Jean Halloran, director of food policy initiatives at Consumer Union (publisher of Consumer Reports): We all agree that an industrial egg farm and a farm that sells eggs at a farmers market should not be regulated in the same way. In fact, FDA recognized that — the egg rule that just went into effect this summer only applies to egg farms with more than 3,000 chickens. FDA completely exempted all the very small producers, and some slightly bigger ones too.
S. 510 as written includes instructions to FDA to take size into account, but leaves it up to FDA to actually draw the line as to who it would regulate and who it would exempt, since “big” varies from one type of producer to another.
Many small farmers and processors have been extremely uncomfortable with giving FDA that leeway, and are supporting the Tester amendment to make absolutely sure that FDA does not go nuts and go after every small jam maker in the country. But if we’re going to go that route, then we better be sure that the Tester amendment draws the lines in the right place. It is consumer groups’ view that creating an exemption for food processors and farms that sell more than half their output within 400 miles or intrastate, provided total sales are less than $500,000, goes too far — it will tie FDA’s hands in terms of protecting consumers in certain cases where it might need to act: 400 miles in particular is a big radius. The key question here is how do you insure that FDA will do its job while providing sufficient guidance in the law to insure that FDA is spending its resources in the most effective manner?
David E. Gumpert, health and food issues reporter: I’m sorry, but to worry that the Tester amendment, or whatever, will “tie the FDA’s hands” is laughable. The FDA already has tremendous power (for all its crybaby protests that it doesn’t have enough), and whether there is a Tester amendment or not, FDA will have a huge amount of new power if S. 510 passes.
It’s important to realize that small operations are consumed with survival. When the FDA, or its state representatives, move in on a small operation that isn’t necessarily creating problems, it is usually devastating for the small operation. We are seeing that right now in the FDA’s crackdown on raw milk cheesemakers. It has Morningland Dairy of Missouri and Estrella Family Creamery of Washington on the ropes. The Farm-to-Consumer Legal Defense Fund has taken up Morningla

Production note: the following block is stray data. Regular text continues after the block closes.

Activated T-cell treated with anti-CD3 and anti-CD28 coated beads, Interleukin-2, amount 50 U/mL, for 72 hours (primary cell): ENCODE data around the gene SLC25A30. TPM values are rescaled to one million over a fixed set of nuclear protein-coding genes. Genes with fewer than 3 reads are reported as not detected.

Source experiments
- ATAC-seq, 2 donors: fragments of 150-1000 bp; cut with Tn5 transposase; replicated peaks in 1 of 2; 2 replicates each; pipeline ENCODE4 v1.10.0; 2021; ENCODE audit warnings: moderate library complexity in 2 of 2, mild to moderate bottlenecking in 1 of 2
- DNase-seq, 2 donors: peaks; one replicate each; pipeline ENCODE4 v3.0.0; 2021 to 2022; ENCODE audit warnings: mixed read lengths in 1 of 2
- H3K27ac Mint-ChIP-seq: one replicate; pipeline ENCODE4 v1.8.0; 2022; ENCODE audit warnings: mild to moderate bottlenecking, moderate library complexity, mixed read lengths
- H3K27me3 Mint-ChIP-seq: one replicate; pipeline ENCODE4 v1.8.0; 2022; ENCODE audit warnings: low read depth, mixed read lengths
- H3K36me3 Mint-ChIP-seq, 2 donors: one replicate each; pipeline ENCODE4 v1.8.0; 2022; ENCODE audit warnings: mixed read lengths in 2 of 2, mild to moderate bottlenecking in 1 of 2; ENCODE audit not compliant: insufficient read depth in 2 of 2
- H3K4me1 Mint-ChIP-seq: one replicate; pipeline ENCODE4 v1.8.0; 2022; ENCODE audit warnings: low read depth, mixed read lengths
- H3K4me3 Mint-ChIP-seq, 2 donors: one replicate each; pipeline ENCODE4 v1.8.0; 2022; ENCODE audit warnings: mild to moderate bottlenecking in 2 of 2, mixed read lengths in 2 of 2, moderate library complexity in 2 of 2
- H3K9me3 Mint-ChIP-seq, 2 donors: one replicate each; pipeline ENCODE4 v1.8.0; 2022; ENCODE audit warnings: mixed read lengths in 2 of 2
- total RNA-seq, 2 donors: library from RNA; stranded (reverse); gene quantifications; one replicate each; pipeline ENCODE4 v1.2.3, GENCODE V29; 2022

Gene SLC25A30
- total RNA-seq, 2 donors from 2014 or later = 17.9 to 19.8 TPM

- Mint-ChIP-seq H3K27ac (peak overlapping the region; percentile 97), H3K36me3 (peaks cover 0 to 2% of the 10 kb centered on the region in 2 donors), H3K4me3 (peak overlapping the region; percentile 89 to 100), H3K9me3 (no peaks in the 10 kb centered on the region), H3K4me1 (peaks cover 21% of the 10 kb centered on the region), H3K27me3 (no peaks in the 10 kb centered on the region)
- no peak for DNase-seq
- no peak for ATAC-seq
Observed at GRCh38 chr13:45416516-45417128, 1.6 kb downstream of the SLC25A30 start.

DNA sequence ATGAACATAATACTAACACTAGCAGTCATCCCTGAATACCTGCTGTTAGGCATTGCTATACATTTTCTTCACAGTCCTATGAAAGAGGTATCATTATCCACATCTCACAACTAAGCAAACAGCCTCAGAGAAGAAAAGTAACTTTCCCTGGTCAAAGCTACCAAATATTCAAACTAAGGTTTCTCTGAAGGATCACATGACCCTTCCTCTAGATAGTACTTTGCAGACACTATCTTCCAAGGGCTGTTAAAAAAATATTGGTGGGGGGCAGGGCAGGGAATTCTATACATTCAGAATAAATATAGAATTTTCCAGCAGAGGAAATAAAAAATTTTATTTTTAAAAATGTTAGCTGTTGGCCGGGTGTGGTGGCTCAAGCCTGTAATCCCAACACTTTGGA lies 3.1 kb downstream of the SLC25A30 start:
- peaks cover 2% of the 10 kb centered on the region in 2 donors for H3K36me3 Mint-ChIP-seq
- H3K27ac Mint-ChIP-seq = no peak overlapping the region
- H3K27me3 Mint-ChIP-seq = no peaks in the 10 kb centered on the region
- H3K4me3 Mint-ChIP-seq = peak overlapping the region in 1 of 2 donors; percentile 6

nd’s cause, but if they weren’t around, Morningland wouldn’t have had a way of fighting back. While corporations have their own lawyers on staff, hiring your own team of lawyers to fight a protracted legal battle with the FDA is beyond what most small concerns can afford.
Remember, the two outfits I am referring to here haven’t made anyone ill.
Michael Bulger, a master’s candidate in food studies at New York University: David, let’s be realistic. Both of those dairies tested positive for listeria monocytogenes (see here and here). If a large factory showed the same positive tests and put their customers at risk, there would be outrage if the FDA didn’t take action.
This is a discussion about S.510. I don’t think we should digress into arguing the specifics of pending legal cases. It might well sell books to paint a picture of the FDA being made up of a group of sinister incompetents lolly-gagging about with their tongues swinging asunder, recklessly smashing the hopes and dreams of the best our food system has to offer. It does not, however, contribute meaningfully to improving our food’s safety. The FDA employs highly educated scientists and qualified public health experts and should be utilized to protect our country.
The issue of the harsher relative economic costs of recalls for smaller businesses is important. If S. 510 becomes law, the FDA is commanded to submit to the U.S. Comptroller General a report on current and possible future compensation mechanisms for businesses. The USDA is to make a similar report, thereby getting the ball rolling from two different directions. Compensation has happened before and the government has paid out to farmers.